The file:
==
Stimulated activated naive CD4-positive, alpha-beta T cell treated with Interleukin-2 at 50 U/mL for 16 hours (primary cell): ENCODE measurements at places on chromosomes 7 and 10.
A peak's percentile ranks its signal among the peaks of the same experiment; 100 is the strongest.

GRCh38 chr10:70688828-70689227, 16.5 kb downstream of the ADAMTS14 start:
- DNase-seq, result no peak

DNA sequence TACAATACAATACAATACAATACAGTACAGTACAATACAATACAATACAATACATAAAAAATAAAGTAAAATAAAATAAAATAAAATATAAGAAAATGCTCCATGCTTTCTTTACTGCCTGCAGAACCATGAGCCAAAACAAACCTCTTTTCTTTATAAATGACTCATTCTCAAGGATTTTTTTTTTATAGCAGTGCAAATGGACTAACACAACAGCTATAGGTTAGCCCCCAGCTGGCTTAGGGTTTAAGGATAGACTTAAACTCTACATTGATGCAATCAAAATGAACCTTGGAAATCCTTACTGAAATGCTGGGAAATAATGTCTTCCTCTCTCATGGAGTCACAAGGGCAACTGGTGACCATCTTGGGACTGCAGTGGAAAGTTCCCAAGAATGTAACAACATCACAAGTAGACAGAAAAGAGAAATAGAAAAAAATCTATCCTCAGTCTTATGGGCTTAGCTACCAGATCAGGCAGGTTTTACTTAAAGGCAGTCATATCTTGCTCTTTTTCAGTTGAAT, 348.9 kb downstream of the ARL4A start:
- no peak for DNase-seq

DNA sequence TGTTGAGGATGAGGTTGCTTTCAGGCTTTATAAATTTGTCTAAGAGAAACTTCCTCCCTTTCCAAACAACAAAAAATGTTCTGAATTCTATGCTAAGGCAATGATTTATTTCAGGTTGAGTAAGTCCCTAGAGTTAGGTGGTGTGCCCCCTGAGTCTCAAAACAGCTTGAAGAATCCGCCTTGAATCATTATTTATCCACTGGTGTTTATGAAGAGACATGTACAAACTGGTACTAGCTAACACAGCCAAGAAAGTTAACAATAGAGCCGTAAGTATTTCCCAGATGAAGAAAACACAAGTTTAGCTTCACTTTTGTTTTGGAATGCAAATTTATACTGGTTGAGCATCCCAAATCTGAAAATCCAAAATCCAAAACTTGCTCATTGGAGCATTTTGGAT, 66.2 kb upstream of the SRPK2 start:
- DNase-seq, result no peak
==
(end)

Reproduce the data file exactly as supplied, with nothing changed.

Stimulated activated naive CD4-positive, alpha-beta T cell treated with Interleukin-2 at 50 U/mL for 16 hours (primary cell): ENCODE measurements at places on chromosomes 7 and 10.
A peak's percentile ranks its signal among the peaks of the same experiment; 100 is the strongest.

GRCh38 chr10:70688828-70689227, 16.5 kb downstream of the ADAMTS14 start:
- DNase-seq, result no peak

DNA sequence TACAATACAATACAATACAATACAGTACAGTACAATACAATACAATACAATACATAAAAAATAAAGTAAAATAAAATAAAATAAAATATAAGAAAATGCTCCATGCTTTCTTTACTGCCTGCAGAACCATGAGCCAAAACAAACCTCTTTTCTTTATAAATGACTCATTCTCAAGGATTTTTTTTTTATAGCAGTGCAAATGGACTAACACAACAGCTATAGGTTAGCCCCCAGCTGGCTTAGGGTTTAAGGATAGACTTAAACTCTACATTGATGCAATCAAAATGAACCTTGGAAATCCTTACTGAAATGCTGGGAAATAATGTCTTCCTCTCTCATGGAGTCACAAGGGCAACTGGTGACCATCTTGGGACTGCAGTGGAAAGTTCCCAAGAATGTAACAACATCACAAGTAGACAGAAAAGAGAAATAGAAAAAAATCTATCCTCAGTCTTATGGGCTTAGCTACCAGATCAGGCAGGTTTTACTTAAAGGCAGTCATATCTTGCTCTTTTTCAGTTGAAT, 348.9 kb downstream of the ARL4A start:
- no peak for DNase-seq

DNA sequence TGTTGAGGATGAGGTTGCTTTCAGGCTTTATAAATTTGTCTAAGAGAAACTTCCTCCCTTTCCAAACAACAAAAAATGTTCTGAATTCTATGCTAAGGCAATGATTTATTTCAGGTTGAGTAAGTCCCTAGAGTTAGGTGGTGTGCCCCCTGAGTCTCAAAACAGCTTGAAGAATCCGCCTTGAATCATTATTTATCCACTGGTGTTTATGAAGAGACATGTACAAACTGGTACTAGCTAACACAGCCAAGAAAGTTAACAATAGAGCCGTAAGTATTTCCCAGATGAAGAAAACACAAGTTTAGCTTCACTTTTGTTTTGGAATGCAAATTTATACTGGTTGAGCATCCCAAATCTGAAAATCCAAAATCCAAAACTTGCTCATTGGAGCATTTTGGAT, 66.2 kb upstream of the SRPK2 start:
- DNase-seq, result no peak